It’s 8am on a cold winter morning and I’m looking out my window thinking about how much I hate the holidays.
I’m not a scrooge. It’s just… there’s one question I get asked over and over again from people I haven’t spoken to in months. And that is “How are you doing?”
I want to say “I’m good. I’m alive and healthy after having surgery to take out a large borderline malignant tumour on my pancreas.”
But the reality is, I don’t feel good and I don’t feel comfortable sharing my raw feelings at a dinner party.
What I wish I could say and only feel comfortable expressing through writing is “I’ve been struggling.”
People always told me the hardest struggle after major surgery is healing physically. And given that multiple of my digestive organs have been chopped, burned, cut out and re-plumbed, it made sense.
But this didn’t end up being true for me.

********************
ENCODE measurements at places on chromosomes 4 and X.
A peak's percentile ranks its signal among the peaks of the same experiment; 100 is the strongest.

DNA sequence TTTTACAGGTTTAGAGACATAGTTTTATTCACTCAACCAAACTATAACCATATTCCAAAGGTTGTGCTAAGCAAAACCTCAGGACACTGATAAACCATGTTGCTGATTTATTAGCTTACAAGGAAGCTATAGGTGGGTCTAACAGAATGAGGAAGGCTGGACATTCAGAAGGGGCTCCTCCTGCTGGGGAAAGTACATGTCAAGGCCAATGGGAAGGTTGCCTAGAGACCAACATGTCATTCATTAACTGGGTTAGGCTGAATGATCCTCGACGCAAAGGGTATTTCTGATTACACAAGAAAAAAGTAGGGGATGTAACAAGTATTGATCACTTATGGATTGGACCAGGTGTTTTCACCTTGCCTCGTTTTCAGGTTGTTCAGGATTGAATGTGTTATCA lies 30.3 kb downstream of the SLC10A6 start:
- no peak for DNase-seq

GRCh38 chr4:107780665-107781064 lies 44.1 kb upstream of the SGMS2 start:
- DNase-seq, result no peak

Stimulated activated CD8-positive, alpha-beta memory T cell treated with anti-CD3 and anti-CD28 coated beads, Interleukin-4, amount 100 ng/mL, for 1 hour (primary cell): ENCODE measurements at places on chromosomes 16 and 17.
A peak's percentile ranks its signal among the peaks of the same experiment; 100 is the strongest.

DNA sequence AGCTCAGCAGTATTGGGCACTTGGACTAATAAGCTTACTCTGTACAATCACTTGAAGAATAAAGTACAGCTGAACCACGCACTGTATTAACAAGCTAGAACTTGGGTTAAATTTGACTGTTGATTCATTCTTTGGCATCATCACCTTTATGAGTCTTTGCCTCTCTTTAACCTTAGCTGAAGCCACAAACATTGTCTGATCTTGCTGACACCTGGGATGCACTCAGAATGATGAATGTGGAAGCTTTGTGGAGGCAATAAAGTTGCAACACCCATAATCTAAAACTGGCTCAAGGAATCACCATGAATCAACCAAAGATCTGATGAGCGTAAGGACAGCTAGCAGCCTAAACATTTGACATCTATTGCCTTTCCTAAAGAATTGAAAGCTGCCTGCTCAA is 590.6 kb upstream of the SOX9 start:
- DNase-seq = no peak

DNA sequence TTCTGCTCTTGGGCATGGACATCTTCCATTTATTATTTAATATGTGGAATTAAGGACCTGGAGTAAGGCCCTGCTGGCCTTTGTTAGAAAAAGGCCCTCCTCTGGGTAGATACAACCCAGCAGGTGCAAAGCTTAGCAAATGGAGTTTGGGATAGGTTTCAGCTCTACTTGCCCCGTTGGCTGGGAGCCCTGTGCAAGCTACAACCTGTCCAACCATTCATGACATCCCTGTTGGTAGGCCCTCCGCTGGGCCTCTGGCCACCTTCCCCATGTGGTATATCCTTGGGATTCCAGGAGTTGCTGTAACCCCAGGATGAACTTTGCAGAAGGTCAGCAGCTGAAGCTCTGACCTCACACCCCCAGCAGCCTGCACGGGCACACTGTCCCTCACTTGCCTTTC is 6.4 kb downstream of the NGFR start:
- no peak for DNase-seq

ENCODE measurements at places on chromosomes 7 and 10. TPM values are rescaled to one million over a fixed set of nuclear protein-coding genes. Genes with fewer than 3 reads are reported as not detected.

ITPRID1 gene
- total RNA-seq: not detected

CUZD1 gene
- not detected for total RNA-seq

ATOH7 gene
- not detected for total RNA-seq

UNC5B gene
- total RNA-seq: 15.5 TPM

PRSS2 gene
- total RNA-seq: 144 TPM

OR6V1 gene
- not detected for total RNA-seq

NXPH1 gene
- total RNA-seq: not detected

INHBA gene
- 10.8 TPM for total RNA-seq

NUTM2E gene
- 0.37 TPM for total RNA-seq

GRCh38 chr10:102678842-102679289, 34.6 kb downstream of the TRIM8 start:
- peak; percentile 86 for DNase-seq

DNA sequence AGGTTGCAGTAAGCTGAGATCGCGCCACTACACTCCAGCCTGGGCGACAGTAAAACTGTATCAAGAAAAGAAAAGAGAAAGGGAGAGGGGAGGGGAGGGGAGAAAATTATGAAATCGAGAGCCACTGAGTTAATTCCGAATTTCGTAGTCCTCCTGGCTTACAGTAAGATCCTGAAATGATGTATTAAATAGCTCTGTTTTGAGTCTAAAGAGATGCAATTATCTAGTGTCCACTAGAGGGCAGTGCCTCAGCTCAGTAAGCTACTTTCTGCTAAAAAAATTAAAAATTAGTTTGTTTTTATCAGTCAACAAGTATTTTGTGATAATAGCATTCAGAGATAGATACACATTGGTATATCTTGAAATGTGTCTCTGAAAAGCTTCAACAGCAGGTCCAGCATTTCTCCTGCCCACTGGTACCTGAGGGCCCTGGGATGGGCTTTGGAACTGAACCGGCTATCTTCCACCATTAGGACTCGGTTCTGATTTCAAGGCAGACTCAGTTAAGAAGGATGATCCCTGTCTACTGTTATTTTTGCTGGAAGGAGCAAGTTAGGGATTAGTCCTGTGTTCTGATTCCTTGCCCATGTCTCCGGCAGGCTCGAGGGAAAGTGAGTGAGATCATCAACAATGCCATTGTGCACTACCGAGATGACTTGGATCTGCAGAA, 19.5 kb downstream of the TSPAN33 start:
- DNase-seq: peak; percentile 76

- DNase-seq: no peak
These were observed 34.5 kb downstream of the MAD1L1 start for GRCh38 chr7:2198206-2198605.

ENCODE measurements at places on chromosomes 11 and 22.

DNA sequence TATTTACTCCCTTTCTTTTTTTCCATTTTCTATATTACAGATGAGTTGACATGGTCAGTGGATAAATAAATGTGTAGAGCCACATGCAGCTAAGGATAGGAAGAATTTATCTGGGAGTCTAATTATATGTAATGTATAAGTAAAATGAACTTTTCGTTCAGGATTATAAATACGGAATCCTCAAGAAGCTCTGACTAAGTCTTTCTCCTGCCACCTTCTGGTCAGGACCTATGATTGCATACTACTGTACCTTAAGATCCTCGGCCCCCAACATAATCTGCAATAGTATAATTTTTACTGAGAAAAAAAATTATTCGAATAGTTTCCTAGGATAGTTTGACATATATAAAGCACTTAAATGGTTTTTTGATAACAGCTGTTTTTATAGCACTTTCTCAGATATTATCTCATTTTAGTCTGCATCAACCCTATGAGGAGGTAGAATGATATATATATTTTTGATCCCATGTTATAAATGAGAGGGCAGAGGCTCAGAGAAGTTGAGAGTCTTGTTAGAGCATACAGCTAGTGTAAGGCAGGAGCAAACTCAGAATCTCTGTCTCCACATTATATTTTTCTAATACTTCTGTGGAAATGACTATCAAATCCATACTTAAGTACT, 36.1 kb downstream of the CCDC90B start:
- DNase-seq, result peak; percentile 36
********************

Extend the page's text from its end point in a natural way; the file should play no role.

The hardest thing to overcome wasn’t the physical struggle, but the emotional struggle. No one warned me about that. Not even my oncology counsellor.
Though my name is Joy and I do my best to be happy, I haven’t been able to shake the reality that 2017 has been the darkest and most horrific year of my life.
And no matter what I do, the truth is, I no longer recognise myself.
The easiest way to describe this feeling is to ask you to imagine being trapped in a dark underground tunnel for six months. You can’t see yourself. You can’t hear anybody else. You haven’t found an exit. And you can’t find a way out of this dark hole. Nobody knows where you are or how to find you.
All you know is you’re on your own and the only way out is to find light. Because light gives you hope that you’re finally making it to the other side.
I haven’t seen the light or felt the sun on my skin in six months.
My mother says healing takes time and I need to be patient. Other surgery patients say “You won’t feel like yourself for at least a year… expect that.”
And so I’ve waited. Minute after minute, hour after hour, day after day, month after month.
Yet nothing has changed. Maybe they’re right and I’m impatient.
But one thing I know for sure is, I cannot wait an entire year to be happy.